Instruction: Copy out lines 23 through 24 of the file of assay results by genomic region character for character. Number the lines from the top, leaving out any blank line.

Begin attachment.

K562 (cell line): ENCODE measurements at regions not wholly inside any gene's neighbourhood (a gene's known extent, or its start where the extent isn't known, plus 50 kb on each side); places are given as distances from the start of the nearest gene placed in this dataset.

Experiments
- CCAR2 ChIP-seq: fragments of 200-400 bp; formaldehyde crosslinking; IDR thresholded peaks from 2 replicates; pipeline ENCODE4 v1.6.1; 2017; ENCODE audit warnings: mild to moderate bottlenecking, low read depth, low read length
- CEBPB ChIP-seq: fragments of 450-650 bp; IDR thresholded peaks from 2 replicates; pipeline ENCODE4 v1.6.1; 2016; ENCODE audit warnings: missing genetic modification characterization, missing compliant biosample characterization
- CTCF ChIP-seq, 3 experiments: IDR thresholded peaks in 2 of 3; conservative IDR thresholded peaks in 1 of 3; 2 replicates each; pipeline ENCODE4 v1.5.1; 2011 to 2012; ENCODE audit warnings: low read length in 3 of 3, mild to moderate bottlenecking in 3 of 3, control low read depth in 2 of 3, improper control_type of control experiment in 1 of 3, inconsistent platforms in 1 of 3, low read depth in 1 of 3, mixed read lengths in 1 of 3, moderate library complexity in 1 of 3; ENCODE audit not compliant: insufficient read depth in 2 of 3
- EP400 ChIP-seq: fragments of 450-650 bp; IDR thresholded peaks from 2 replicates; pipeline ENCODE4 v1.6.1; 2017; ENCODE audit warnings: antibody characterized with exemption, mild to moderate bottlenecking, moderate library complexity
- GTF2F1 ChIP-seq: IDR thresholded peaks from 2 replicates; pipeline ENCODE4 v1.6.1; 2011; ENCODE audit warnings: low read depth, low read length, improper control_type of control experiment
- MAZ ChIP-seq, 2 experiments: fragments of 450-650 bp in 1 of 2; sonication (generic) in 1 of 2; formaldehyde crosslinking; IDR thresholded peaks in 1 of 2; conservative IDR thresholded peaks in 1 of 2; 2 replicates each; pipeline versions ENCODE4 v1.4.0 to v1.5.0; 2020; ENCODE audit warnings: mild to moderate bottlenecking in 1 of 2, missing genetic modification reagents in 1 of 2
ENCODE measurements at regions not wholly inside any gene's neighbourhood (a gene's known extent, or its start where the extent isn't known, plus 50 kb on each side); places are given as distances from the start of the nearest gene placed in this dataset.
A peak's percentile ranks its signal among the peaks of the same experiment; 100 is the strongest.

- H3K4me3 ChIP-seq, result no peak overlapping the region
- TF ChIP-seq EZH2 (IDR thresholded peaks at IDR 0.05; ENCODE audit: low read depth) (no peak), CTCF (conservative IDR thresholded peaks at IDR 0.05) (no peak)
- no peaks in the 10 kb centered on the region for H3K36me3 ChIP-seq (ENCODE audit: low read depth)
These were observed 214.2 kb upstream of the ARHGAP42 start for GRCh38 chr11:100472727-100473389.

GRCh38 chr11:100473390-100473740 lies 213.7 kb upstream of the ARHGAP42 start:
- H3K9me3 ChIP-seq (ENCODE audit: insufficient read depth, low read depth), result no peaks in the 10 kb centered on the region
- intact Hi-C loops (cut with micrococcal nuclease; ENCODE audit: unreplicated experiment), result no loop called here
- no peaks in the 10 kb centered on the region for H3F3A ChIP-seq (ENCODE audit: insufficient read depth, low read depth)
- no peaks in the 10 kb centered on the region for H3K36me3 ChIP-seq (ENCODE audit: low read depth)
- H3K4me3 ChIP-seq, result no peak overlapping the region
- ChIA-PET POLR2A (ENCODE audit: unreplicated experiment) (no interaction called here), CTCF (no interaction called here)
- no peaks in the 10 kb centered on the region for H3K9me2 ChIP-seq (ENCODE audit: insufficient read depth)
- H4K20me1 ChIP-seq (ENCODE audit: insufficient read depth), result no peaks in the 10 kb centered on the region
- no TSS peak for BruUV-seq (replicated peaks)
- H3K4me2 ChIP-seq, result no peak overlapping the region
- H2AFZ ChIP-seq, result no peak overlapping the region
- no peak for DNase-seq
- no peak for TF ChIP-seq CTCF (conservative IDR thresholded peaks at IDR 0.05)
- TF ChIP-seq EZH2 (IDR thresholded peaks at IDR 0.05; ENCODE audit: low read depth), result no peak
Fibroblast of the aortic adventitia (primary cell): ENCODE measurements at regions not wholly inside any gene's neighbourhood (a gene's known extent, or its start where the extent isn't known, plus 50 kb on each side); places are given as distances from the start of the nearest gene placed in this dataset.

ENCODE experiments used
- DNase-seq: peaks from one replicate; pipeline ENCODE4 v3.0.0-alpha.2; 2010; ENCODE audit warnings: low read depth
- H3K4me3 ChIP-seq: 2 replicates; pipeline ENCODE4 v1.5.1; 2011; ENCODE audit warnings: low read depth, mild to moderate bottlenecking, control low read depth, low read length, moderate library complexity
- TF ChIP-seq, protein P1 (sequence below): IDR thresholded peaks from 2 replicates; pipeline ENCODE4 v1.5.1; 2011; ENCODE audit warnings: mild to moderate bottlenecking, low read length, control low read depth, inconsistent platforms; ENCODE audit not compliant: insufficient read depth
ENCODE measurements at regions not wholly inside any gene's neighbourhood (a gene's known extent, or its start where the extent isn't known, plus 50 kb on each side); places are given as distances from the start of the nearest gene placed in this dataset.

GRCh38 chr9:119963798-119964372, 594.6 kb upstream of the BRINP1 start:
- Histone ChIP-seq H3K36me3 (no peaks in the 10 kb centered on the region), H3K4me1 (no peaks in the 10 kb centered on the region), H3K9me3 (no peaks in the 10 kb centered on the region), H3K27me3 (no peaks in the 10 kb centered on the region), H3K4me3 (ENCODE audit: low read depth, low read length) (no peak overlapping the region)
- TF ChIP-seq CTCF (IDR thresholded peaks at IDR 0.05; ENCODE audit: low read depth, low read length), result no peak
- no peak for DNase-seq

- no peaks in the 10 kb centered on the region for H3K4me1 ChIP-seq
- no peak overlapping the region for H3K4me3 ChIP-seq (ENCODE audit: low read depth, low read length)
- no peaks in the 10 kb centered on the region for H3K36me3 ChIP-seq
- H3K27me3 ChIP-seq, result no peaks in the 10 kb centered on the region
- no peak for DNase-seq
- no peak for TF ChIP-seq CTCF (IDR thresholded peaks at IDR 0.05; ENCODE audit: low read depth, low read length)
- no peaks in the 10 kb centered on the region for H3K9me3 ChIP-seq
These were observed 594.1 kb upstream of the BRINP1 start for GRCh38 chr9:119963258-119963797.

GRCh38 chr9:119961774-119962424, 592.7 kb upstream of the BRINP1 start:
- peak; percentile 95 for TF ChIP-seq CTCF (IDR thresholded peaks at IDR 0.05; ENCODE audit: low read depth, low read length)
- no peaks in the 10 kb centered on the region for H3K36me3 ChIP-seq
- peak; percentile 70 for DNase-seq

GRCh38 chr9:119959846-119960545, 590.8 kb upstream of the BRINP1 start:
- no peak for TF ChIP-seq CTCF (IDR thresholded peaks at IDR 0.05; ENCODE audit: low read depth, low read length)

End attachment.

- H4K20me1 ChIP-seq (ENCODE audit: insufficient read depth), result no peaks in the 10 kb centered on the region
- no TSS peak for BruUV-seq (replicated peaks)